In residential home building, concrete is a material most often used as a foundation. It also works in walls, driveways, walkway, ceilings and even garden furniture, however. Depending on the size of the project, concrete can be handled by a skilled do-it-yourselfer, or require the services of a specialized contractor.
Though used interchangeably, cement and concrete are two different materials. Cement is the basic ingredient that goes into concrete, and is a powder that mixes calcium, aluminum, iron and gypsum. About 85 percent of its mass comes from lime and silica, made from limestone, shells and chalk, combined with shale clay or silica sand. Concrete mixes a paste of cement and water, with aggregates such as gravel or crushed stone, and sand. When soft, it is malleable and soft. When hard, it develops the strength of a rock.
Depending on the area it takes up, concrete can suffer from cracking, unless strengthened with steel bars. One type of bar is called rebar, which is short for reinforcing bar. Because these bars have strong compression, but weak tension, they carry tensile loads by going into the concrete vertically – with the long side perpendicular to the ground. Steel bars receive number designations that correspond to pounds per foot of bar. For example, bar 0.3 weights 0.376 pounds per foot, 0.4 weighs 0.668 pounds and 0.5 weights 1.043 pounds. Bar 0.9 weighs 3.4 pounds, 10 weighs 4.3 pounds, 14 weighs 7.65 pounds and 18 weighs 13.6 pounds.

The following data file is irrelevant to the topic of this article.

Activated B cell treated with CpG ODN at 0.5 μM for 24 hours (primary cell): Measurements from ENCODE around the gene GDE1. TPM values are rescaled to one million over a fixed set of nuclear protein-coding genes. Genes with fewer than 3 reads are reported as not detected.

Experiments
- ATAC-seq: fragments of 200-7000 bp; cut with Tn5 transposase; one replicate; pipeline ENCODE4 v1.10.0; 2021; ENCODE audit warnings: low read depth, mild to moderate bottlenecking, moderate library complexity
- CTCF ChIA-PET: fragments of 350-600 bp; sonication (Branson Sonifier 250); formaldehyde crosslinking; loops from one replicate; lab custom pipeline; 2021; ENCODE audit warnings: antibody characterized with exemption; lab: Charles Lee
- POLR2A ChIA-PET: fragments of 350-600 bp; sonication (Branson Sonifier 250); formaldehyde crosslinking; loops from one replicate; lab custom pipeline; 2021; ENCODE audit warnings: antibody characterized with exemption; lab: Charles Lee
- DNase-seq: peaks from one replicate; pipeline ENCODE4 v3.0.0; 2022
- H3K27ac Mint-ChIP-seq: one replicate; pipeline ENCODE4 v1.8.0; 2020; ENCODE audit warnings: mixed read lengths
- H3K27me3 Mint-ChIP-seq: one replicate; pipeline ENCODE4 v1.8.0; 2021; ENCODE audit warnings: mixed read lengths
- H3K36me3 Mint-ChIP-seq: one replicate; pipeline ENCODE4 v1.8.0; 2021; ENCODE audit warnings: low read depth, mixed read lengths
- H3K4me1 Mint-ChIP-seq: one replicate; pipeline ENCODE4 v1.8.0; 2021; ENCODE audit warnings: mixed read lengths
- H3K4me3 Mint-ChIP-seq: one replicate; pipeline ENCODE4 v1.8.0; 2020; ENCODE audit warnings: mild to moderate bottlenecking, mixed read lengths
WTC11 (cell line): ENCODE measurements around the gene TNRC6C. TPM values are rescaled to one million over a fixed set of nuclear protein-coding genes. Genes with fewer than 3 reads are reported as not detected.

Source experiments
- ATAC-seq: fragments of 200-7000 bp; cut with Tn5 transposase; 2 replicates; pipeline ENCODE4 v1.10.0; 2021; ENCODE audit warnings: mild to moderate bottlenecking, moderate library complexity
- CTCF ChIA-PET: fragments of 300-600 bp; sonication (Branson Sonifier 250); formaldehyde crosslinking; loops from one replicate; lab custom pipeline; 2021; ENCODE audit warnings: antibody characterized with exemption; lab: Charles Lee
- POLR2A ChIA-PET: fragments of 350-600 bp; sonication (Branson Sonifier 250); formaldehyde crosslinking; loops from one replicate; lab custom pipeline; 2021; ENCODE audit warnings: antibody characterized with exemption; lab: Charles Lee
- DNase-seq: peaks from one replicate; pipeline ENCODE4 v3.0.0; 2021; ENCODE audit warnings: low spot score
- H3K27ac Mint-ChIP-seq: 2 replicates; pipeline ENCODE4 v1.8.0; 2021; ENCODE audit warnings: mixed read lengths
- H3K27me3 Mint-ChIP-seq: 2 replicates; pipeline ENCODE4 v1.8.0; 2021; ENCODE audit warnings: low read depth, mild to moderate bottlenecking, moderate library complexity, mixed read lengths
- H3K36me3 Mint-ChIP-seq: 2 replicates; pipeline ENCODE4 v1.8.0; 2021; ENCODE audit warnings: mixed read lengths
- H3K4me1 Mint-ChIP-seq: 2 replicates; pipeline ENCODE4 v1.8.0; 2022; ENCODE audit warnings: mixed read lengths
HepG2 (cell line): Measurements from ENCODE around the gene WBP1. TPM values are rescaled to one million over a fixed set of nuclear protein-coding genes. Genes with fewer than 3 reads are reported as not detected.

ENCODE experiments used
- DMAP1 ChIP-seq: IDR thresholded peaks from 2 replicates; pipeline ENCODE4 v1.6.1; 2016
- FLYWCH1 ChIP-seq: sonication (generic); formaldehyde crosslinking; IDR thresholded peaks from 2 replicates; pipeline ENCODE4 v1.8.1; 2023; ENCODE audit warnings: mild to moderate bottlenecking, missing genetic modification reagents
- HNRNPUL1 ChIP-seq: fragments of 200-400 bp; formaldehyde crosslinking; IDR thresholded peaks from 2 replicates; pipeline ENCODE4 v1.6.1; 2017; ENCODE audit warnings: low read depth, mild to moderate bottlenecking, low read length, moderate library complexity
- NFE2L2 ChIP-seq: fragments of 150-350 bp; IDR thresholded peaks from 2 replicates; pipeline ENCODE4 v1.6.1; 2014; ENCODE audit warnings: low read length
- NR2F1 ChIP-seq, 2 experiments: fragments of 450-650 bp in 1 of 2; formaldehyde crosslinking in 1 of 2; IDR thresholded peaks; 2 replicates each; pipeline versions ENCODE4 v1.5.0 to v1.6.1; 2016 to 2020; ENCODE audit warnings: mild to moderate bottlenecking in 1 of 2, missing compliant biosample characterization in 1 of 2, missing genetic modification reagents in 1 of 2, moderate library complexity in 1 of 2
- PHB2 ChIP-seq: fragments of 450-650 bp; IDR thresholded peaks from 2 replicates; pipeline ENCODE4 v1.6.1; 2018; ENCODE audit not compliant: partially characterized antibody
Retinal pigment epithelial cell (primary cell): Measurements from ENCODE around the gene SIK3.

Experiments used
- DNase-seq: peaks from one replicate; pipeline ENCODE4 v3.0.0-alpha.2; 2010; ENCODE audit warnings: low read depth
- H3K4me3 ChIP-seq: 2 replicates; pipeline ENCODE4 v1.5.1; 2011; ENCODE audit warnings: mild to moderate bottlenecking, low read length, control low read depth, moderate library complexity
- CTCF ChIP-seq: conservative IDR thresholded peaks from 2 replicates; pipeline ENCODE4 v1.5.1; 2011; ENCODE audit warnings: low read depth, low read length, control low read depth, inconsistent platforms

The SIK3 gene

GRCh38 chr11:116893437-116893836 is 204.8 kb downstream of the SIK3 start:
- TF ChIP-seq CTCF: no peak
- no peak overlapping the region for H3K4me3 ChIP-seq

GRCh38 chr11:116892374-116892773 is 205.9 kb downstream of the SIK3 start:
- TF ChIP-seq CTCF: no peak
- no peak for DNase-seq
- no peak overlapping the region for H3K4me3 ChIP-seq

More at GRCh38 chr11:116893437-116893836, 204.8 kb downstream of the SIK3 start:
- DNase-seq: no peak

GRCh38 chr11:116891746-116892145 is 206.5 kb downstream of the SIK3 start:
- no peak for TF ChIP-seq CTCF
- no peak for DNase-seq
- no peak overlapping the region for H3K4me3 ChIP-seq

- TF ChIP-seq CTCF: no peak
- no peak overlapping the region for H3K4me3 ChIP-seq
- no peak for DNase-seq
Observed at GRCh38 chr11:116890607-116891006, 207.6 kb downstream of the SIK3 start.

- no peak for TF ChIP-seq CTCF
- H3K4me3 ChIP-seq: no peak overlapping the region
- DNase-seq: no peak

Welded wire fabric adds tensile strength to concrete, and its weight depends on its designation. The first part of the name, such as 6x6, shows the horizontal and vertical spacing of strands in English. The number W number is the size of the longitudinal and transverse wire measure in one-one-hundredths of an inch. For example, mesh 6x6 W1.4/1.4 weighs 21 pounds per 100 feet; 6x6 W2.1/2.1 weighs 30 pounds; and 6x6 W2.9/W2.9 weighs 42 pounds. Mesh 4x4 W1.4xW1.4 weights 31 pounds; 4x4 W2.1/2.1 weights 44 pounds; and 4x4 W2.9/W2.9 weighs 62 pounds.
The average weights of reinforcing bars per cubic measurement of concrete depend on the application, according to Estimators’ Reference. For paving, weights range from 2 to 4.5 pounds per square foot. For exterior steps, weights run from 40 to 80 pounds per cubic yard. For non-cantilevered retaining walls, rebar weighs from 35 to 250 pounds per cubic yard. For supported slabs, weights run from 85 to155 pounds per cubic yard.
- Portland Cement Association: How Portland Cement is Made
- Portland Cement Association: Concrete Basics
- National Resource Conservation Services: Steel Reinforcement Construction Specification
- Estimator’s Reference: Welded Wire Mesh
- Estimator’s Reference: Average Reinforcing Bar Weights in Typical Concrete Applications